Free Camping Thoughts

posted by: Justin

At the start of this trip our closest experience to free camping had been asking forSunrise at Coll De Canes permission from a farmer to use one of his fields while cycling LEJOG last year, so basically we had never done it before. Since our very first night on the road in the UK we have had to embrace free camping whether through choice or necessity.

Although we still consider ourselves newcomers to free camping its something we get asked about a fair bit so I wanted to put together a few notes on some of our experiences and our free camping methodology.

The rewards from free camping are almost always great whether its the sense of independence it gives you or the chance to witness an unspoilt sunrise from your tent. Our favourite sites are ones where we feel at home but even a wet evening in a field can often be better than a wet evening in a packed campsite.


So far we have had no negative free camping experiences even when camping veryFreecamp Artesiaga publicly on the seafront in Gosport before we left the UK. The range of places we have camped includes empty fields, picnic spots, out of season campgrounds, disused river rafting wharves, walking tracks and unexplained (but very well sheltered) log cabins. As you would expect we try to remain out of sight of people when free camping however to date when we do encounter people they tend to ignore us.

Through experience we have learnt that the environment of a free camp site can be a lot more variable than at a campsite. You will usually have small things like unevenFree Camp Lee-On-The-Solent ground, debris, many and varied bugs to deal with. However you may also have some more unexpected problems like larger animals scavenging for food or inspecting the tent, cold temperatures and our most common problem very hard ground for tent pegs. Usually we will cook dinner a distance from our tent and store rubbish over night hanging from a tree at least 20 – 30 metres away.

We always try to minimise our impact on any site by removing all rubbish and trying to ensure it returns to the same state as before we arrived.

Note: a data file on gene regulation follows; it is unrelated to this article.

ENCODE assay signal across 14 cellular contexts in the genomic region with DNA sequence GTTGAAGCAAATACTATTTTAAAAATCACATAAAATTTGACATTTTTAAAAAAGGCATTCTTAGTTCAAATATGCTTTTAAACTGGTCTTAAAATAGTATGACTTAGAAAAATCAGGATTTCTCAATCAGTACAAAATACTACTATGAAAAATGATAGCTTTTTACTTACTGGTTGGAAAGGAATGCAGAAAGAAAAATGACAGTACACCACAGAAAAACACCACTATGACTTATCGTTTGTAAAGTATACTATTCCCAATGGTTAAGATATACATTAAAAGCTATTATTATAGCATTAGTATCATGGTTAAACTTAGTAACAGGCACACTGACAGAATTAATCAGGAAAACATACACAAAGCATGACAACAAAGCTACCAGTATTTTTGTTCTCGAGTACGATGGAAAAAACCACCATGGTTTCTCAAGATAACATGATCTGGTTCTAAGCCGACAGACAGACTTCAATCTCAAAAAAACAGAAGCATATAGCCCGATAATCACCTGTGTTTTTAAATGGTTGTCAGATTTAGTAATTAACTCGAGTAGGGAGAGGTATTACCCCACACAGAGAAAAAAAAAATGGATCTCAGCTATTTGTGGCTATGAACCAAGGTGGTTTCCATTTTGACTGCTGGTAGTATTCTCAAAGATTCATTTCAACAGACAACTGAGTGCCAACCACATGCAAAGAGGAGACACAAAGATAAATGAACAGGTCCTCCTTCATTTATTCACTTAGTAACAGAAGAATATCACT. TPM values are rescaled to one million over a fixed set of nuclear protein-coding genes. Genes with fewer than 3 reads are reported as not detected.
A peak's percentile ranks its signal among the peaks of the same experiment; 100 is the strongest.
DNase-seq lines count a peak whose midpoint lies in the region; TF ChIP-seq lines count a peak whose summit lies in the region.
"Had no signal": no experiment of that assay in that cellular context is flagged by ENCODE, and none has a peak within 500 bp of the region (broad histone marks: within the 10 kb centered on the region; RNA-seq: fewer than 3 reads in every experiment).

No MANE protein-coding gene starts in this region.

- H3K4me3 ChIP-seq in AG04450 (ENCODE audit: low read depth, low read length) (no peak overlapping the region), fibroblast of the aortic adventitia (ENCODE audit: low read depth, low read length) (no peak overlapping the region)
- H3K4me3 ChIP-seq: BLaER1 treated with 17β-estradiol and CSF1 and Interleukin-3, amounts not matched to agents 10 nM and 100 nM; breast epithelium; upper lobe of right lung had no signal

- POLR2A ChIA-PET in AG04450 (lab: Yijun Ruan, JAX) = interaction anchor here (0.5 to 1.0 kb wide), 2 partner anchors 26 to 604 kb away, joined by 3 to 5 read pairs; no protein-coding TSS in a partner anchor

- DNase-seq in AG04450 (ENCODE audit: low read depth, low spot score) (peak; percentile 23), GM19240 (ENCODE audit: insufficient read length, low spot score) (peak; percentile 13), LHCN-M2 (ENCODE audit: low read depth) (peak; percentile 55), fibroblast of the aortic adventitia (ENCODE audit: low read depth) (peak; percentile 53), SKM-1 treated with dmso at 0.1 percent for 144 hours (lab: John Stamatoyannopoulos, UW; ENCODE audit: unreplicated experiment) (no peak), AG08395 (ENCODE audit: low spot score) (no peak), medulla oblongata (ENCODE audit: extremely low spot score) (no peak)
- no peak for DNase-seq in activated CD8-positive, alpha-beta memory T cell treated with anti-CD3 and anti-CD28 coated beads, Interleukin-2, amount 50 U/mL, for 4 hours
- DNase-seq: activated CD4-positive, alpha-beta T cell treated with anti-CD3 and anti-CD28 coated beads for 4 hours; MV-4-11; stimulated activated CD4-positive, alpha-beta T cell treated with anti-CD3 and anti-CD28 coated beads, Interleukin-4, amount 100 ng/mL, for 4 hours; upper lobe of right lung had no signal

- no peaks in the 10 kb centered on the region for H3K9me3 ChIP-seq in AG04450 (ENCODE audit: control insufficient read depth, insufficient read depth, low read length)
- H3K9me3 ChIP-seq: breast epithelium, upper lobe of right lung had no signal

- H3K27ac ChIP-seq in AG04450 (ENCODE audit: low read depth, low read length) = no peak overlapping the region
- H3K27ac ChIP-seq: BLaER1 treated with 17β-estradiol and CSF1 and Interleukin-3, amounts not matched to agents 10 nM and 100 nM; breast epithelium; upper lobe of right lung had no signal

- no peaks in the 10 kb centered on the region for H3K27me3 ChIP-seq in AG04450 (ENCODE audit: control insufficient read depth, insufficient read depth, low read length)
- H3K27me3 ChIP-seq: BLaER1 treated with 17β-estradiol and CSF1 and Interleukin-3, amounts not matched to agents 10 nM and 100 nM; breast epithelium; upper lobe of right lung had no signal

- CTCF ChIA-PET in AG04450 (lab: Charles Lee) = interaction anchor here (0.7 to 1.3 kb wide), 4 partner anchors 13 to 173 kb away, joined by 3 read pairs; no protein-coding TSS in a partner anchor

Something that we found hard to get used to is the routine that free camping requires. When staying in regular campsites you can pretty much arrive and depart when it suits you but not so with free camping where the aim is to pitch late and leave early so as to reduce your visibility.

Generally our routine goes something like this:

Freecamp Spot in Gorges Du Tarn

  • 16:00 – Discuss if we would prefer to free camp or stay in a campsite if we find one. If preference is to free camp we identify an area on our route around three hours cycle away where we think there will be free camping options.
  • 18:00 – Start looking for initial sites and maybe stop to inspect a few on foot. Unless we are desperate and its late we always avoid any areas that are marked with signs indicating they are private or are behind fences.
  • 19:00 – 20:00 – Hopefully we find a suitable site in this time frame giving us at least an hour before sunset to hang out at the site and observe traffic, people, bugs etc.
  • 20:00 – Unpack our bikes but only take out things required to wash ourselves, get warm (if needed) and cook dinner. Inspect the site for a suitable tent pitch and clear it of any debris also making noise to scare bugs and anything bigger away. Cook dinner and clean up before repacking kitchen stuff into the panniers.
  • After dinner or when it gets dark – Pitch tent as quickly as possible only taking sleeping bag and mats into tent from our front panniers all other panniers stay packed up and go into the rear tent vestibule. Quick inspection of tent visibility from road or path before into tent and off to sleep.
  • Sunrise – Get up as quickly as possible to take tent down, repack sleeping stuff into panniers and load bikes before exiting the area the tent was pitched in. Depending on the site we may also prepare and eat breakfast before we head off.

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